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Mar 272014

(All links -unfortunately- go to Swedish language sites)

At the European Parliament elections in 2009 the participation ratio increased to 45.53 % from 37.85 % in 2004. Not a very encouraging figure but nevertheless a clear increase. For 2014 a low participation has been foreseen. However the latest opinion poll has been interpreted to show a participation ratio of about 50 % which would be about the officially stated government goal as expressed by EU-Minister Birgitta Ohlsson.

That, of course, would mean some progress. But strangely enough the Prime Minister shows an evasive attitude. He points out that it is much more important to vote for the government and local administrations, taxes and so on. Those factors will have an effect on the life of all Swedish inhabitants and are therefore much more important than “the 20 seats in the European Parliament“.

Already in 2009 the Prime Minister expressed his opinion that ““the voters are rational, they realize that the EU election is not (as) decisive for their everyday life and for the future.” He continued to say that there is a “tremendous difference” between national parliamentary elections and elections to the EP since the EP “has no influence on formation of government or influence”

What could be the motives behind this extraordinary position, particularly at this time when the EP has got real power and provides an effective counterbalance to the generally myopic and nationalistic approach of the Council? One factor is certainly that a high participation ratio will be to the disadvantage of the largest parties, both the Moderates in government and the opposition social democrats. In 2009 this was largely to the benefit of the Pirate Party (and earlier to the peculiar “Junilistan”). In 2014 it is likely that mainly the Left Party and unfortunately also the fascist Sweden Democrats will advance att the expense of the two big parties. Possibly also the Greens, although this is less certain. Interestingly we may also expect a good performance from the Peoples Party which is very weak nationally but has a high EU-profile through the popular top candidate Marit Paulsen as well as the EU-Minister Birgitta Ohlsson.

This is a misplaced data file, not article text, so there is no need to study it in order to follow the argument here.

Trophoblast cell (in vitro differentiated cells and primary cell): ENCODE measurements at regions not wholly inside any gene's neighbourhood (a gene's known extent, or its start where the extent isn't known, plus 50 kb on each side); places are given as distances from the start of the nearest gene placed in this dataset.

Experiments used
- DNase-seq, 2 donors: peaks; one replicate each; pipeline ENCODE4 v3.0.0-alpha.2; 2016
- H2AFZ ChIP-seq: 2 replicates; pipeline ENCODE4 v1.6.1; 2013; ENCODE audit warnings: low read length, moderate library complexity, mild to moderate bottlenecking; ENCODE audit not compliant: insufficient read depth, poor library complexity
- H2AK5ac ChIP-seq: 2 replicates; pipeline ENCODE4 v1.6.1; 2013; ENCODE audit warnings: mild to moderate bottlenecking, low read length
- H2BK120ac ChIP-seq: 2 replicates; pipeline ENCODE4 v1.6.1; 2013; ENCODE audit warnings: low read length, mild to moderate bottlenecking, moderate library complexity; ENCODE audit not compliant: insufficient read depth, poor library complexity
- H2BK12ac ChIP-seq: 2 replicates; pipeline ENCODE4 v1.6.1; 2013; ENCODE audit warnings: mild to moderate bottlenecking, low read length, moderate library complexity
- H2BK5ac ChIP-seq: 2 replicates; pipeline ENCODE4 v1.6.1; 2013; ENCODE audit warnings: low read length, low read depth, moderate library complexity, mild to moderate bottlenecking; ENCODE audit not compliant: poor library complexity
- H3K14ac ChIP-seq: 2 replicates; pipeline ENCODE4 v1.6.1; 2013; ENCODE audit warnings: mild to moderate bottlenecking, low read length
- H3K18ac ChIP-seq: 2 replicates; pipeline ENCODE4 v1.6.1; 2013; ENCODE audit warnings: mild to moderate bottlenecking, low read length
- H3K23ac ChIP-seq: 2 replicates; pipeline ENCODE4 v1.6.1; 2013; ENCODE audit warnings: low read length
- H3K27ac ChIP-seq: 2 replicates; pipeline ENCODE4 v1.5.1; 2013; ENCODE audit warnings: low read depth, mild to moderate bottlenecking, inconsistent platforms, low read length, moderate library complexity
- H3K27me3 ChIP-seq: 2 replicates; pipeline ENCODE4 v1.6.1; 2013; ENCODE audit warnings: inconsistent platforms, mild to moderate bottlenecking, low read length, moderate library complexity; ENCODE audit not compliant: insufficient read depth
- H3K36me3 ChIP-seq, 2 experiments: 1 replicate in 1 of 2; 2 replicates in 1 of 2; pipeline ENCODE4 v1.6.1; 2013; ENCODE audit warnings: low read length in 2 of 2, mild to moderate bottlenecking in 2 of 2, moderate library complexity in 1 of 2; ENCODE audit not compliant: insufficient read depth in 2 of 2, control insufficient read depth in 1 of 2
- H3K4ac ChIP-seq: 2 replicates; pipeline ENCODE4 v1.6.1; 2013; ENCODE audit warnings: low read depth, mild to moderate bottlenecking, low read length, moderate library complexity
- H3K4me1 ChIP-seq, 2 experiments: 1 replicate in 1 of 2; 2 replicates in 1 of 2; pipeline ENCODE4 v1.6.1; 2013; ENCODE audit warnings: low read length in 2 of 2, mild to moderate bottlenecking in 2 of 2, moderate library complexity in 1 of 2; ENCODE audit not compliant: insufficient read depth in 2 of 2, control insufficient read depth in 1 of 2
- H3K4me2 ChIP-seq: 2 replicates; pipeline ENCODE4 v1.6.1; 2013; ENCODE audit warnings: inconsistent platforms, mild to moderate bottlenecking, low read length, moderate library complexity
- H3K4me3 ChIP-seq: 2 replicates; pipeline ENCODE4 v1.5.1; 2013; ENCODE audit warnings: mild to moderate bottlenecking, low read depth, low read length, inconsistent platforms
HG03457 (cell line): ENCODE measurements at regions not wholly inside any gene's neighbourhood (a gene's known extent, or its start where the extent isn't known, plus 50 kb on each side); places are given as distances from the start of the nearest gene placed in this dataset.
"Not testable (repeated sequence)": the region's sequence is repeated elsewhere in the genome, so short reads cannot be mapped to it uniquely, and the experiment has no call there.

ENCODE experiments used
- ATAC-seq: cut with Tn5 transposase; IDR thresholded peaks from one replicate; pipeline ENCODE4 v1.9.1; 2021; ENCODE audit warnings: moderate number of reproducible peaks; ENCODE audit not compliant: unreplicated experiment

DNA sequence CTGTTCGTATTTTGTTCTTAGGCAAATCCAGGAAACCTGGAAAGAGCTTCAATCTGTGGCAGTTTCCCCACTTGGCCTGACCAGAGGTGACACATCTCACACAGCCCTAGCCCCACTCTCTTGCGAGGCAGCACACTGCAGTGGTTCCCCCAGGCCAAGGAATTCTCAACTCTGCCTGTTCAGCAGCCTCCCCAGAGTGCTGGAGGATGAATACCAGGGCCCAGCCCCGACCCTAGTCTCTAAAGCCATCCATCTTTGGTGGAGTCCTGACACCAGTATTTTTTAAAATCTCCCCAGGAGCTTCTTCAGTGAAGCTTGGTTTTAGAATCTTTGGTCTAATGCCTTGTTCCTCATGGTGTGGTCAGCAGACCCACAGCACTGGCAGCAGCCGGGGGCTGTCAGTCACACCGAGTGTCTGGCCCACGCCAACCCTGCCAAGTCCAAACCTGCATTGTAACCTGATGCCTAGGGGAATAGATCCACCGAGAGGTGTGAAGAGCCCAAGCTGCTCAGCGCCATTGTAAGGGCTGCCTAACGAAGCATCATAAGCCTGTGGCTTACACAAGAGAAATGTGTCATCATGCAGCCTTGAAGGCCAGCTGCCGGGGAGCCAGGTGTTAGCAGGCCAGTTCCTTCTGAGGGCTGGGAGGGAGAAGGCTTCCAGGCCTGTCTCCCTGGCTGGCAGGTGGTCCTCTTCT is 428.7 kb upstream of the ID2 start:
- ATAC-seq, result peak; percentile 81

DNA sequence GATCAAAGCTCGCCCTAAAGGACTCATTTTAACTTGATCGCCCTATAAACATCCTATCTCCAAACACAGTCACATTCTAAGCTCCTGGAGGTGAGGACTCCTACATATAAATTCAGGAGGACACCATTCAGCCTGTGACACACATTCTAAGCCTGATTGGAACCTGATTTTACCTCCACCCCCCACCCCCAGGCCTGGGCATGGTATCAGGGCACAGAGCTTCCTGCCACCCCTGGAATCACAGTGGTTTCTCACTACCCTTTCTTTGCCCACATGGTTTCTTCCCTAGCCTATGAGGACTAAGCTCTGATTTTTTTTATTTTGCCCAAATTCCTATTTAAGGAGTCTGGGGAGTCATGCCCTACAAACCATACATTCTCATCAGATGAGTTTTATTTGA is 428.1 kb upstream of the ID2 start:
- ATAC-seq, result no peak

There is another factor at play. In a special committee in the Swedish Parliament the Government has to go through a sometimes awkward negotiation procedure with the other parties, mainly the Social Democrats, in order to arrive at an official Continue reading »